ANALYSIS: Winnipeg Jets power play finding its groove

The Winnipeg Jets' Kyle Connor (81), Josh Morrissey (44), Nikolaj Ehlers (27) and Logan Stanley (64) celebrate a goal against the Edmonton Oilers during first period NHL action in Edmonton on Saturday, March 20, 2021. CANADIAN PRESS/Jason Franson

What’s wrong with the Winnipeg Jets power play?

The question has been raised on numerous occasions during the past season-and-a-half, with plenty of suggestions on how to fix it being offered by faithful fans on various platforms, including social media.

When a fan base is used to seeing the Jets finish in the top five in power-play efficiency in consecutive seasons (2017-18 and 2018-19), it’s natural for questions to start populating the timeline.

It’s also a stark reminder as to how difficult it is to operate at that high a level on a consistent basis, especially when you consider the personnel changes that transpired going into last season and how that related to the man-advantage.

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Among those who either left in trade, free agency or retirement were Dustin Byfuglien, Jacob Trouba and Tyler Myers, all of whom were right-handed and provided a big shot from the point.

This isn’t to suggest for a second that the guy who took over that spot is to blame for the dip to basically the middle of the pack (15th overall, 20.5 per cent) last season because that simply wasn’t the case.

In fact, defenceman Neal Pionk led the Jets in power-play points, so he did his part.

The unusual development was that the Jets didn’t move the puck quite as crisply and opponents didn’t respect the shot from the top as much as in seasons past, which meant teams were more aggressive in taking away the one-timer for Patrik Laine and the slot shot from Mark Scheifele.

Click to play video: 'RAW: Winnipeg Jets Mark Scheifele Interview – Mar. 18'
RAW: Winnipeg Jets Mark Scheifele Interview – Mar. 18

Part of that meant Laine’s production with the man-advantage was down considerably — to eight goals and eight assists compared to 20 goals and 11 assists in 2017-18.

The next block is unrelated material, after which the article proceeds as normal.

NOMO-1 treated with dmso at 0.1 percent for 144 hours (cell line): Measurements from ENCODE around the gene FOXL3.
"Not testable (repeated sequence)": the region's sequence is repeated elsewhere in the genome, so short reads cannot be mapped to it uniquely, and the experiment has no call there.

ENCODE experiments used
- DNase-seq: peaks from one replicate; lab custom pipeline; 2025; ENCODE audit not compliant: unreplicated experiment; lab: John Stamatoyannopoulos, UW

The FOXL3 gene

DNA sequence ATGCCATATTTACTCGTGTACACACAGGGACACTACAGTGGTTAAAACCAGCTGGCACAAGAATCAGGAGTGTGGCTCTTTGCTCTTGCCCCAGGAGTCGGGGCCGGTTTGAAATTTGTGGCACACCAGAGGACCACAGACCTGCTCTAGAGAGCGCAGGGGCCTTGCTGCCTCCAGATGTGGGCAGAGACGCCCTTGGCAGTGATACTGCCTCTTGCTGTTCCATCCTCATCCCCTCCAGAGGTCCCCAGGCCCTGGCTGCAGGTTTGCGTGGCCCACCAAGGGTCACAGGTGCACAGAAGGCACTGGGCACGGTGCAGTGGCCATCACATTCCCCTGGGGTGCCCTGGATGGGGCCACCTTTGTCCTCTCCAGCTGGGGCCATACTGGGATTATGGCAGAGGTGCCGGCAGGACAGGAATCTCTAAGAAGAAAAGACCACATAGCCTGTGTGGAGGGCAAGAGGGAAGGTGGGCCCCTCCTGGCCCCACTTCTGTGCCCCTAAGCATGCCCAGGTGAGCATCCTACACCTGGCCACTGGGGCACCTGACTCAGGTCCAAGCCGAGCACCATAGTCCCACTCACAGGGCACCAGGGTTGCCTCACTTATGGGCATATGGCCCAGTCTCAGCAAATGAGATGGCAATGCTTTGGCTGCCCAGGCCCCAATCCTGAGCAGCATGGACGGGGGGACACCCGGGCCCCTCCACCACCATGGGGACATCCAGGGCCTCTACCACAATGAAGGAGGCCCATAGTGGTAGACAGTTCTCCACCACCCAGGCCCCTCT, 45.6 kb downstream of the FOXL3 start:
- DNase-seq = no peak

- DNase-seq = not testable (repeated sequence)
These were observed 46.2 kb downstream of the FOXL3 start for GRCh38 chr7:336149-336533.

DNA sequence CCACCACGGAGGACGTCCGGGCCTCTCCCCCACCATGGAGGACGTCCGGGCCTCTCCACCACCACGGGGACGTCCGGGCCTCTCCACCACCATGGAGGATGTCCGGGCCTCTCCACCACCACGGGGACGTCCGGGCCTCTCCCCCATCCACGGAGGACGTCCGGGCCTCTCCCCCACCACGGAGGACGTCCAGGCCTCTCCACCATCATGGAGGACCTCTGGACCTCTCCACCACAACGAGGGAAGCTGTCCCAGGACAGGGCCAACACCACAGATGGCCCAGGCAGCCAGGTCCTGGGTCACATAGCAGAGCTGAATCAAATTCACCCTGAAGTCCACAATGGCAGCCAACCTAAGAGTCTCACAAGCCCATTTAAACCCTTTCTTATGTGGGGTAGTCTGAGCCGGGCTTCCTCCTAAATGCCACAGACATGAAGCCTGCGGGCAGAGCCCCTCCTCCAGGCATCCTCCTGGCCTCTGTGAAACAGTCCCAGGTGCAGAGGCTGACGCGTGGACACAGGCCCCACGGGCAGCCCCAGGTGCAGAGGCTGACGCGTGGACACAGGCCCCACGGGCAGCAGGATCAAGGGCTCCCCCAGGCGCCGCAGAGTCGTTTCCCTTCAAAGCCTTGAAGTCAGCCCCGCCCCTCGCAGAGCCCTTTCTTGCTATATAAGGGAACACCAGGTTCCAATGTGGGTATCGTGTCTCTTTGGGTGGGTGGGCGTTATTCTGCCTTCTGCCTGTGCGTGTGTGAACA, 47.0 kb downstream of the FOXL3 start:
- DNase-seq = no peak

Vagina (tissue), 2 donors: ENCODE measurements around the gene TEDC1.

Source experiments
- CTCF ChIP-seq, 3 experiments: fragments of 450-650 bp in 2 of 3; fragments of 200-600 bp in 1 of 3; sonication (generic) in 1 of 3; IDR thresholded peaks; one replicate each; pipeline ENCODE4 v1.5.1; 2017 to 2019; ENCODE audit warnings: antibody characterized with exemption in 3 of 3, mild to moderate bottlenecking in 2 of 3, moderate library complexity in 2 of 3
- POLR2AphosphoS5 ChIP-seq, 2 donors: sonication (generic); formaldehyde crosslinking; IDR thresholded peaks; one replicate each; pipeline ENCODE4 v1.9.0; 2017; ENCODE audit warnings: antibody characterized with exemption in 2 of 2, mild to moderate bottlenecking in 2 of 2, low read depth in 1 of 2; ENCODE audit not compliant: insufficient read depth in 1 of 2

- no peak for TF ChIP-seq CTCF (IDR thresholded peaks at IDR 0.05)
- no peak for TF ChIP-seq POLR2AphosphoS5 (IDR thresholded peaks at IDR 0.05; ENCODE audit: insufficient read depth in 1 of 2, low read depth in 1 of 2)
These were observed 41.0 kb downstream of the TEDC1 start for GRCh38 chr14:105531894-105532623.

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These days, the Jets power play looks different, with some significant alterations made to the structure and another one related to personnel after the departure of Laine in the trade to the Columbus Blue Jackets.

But as the Jets get set to try and rebound against the Vancouver Canucks on Monday after losing consecutive games in regulation for the first time this season, Winnipeg currently sits seventh in the NHL in power-play efficiency (operating at 25.8 per cent through 31 games).

One of the big reasons for that spike in proficiency has been the ability for both units to produce, with the first unit scoring 14 goals and the second chipping in nine.

That’s a stark departure from last season, when the first unit not only delivered the bulk of the production, but also frequently took most of the ice time.

It may not be a 50-50 split these days, but there’s an acknowledgment from the top grouping that if things aren’t going smoothly, the guys behind them deserve a shot.

“You say second unit, it’s been a real emphasis for our team that whoever starts on the power play you get a minute and if you’re on the zone and you’re snapping it around, there are going to be times where you’re over a minute on the power play,” said Jets captain Blake Wheeler.

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“But if the puck gets cleared around a minute, we have a ton of respect for the guys that are on the other unit and justifiably so, they’ve gone out there and got the job done for us. It’s such a great commodity to have two units that you have a ton of confidence in.